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El Día de los Muertos: Day of the Dead; a holiday celebrated in Mexico and other Latin American countries on November 1st and 2nd. It is not celebrated in every Latin American country but those who do, celebrate at large. The holiday is celebrated to remember and honor deceased loved ones. In cemeteries all across Mexico, families gather at the gravesite to decorate the graves and to remember deceased friends, family members, and ancestors.
An ofrenda or offering is an altar set up to honor and remember an ancestor. They often include photos, candles, flowers and objects which represent the person being honored.
In the 7th grade Introduction to Spanish class, students were able to learn about the symbolism of each altar element and their significance on the ofrenda. The candle's light for example, is used to illuminate the soul of the deceased back to the altar or home. The cempasúchitl flower or yellow marigold has been used since the time of the Aztecs to honor the dead, to decorate graves and altars. The scent and petals of this golden sweet smelling flower are used to lure the soul and to provide a path for the soul's return on the Day of the Dead. Students made paper tissue cempasuchitl flowers as well as papel picado/perforated paper. Papel picado is used to decorate during the Day of the Dead celebration. Students used their flowers and papel picado to decorate an altar that was made within the classroom.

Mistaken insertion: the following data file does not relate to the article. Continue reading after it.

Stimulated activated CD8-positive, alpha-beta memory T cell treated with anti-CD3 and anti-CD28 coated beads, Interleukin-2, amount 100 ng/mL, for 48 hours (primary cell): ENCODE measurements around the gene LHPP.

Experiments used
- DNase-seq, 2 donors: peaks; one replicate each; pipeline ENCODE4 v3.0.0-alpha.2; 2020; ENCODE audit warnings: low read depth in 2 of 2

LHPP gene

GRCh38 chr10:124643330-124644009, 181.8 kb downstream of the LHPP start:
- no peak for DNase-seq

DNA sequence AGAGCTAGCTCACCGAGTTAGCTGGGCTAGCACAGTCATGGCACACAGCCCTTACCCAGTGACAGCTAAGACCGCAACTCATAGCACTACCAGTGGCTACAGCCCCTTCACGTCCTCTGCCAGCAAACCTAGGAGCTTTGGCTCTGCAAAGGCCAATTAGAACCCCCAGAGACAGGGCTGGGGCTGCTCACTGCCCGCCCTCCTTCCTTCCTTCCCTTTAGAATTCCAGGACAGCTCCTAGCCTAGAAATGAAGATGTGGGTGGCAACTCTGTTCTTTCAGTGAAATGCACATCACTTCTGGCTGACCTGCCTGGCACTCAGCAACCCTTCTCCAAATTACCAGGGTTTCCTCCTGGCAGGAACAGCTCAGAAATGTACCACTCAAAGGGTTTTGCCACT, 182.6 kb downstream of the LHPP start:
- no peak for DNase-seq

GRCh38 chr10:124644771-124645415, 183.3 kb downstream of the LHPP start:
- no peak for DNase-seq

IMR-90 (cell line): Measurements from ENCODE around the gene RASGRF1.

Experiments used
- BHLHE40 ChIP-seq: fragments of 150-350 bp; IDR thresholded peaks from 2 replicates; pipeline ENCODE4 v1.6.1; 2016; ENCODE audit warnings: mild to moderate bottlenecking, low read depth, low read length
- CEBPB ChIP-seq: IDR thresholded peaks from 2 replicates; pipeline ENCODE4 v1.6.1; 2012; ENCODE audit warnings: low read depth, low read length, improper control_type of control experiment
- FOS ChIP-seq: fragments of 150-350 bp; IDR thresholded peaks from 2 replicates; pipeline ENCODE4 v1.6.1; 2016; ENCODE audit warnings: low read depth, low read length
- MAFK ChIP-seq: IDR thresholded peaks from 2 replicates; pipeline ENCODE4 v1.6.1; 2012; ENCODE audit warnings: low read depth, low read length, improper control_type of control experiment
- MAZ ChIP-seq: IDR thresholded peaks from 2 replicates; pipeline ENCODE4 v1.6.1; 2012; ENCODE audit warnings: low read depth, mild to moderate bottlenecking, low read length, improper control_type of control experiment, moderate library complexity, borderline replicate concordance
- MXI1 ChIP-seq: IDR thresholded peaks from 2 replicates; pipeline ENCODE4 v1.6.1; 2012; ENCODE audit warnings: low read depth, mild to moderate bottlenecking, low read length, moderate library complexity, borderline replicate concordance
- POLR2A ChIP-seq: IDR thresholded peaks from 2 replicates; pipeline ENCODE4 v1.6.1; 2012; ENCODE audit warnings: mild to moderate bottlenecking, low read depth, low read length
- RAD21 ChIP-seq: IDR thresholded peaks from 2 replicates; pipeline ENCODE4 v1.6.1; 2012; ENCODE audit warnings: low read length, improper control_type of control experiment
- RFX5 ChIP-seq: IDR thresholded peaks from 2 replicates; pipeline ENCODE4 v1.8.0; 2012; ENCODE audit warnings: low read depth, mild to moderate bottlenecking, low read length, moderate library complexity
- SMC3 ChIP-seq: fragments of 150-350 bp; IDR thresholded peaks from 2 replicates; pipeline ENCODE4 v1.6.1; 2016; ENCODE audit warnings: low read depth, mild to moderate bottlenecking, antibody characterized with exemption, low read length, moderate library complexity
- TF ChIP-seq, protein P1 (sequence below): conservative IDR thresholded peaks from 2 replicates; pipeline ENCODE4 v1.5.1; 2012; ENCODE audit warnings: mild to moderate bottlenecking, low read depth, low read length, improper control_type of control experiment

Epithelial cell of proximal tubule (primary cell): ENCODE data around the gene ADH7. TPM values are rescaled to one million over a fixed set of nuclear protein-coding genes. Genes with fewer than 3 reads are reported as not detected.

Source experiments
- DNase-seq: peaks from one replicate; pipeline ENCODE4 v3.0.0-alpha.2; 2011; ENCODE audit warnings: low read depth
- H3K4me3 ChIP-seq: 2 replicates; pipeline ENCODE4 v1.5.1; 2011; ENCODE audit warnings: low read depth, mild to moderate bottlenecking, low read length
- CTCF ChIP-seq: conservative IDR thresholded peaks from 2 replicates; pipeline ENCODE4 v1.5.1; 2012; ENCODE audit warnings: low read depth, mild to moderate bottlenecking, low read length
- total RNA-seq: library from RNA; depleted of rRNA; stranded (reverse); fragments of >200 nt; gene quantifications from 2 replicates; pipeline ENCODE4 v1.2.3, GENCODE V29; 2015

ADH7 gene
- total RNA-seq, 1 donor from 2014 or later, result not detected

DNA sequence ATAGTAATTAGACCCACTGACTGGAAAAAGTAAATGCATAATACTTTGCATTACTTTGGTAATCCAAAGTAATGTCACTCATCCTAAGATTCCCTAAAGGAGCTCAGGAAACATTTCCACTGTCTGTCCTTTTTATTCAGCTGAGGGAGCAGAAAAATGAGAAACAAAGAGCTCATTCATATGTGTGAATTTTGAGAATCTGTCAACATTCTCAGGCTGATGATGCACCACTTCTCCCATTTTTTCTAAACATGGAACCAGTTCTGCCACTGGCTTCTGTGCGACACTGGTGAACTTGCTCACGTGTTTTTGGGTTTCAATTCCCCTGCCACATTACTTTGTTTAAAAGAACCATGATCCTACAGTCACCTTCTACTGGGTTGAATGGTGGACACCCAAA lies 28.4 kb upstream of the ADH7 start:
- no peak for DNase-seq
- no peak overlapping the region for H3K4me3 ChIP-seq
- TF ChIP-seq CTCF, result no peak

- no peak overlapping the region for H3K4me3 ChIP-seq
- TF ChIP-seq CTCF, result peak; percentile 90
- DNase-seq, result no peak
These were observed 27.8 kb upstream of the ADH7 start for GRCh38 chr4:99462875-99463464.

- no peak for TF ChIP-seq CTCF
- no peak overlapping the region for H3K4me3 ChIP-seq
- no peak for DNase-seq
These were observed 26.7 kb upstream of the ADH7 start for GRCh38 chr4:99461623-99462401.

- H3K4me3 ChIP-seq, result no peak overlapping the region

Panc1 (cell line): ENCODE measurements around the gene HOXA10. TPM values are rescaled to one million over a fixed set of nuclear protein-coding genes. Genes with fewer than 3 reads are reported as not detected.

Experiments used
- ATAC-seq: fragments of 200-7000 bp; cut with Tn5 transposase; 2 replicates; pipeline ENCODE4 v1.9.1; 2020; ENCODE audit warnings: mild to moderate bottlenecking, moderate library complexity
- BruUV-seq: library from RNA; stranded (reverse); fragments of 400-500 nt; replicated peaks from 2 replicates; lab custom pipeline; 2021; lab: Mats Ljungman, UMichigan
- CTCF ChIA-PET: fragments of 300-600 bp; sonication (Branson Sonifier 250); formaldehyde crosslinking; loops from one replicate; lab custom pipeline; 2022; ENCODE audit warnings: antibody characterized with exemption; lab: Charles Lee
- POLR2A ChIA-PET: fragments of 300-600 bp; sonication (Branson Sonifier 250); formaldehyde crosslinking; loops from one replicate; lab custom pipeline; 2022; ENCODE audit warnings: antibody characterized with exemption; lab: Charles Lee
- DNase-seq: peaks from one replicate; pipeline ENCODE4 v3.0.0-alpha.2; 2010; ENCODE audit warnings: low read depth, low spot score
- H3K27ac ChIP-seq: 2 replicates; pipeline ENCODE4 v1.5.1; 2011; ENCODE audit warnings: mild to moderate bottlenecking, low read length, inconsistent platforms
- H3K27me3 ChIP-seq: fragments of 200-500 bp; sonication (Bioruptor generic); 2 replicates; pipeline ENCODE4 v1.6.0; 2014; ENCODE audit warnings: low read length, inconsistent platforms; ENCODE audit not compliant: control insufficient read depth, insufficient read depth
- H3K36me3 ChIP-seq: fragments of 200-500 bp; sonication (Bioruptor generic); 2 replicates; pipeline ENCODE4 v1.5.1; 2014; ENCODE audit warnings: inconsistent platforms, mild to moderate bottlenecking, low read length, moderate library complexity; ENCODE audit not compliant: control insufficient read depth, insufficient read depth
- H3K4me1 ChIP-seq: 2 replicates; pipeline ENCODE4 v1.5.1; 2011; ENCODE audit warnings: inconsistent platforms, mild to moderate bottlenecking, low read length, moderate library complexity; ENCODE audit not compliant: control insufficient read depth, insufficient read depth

Most importantly, students learned to compare Day of the Dead and Halloween. Day of the Dead, although it follows Halloween so closely, is more like Memorial Day. Families in both the U.S. and Mexico hold a special day for remembering and honoring those no longer with us.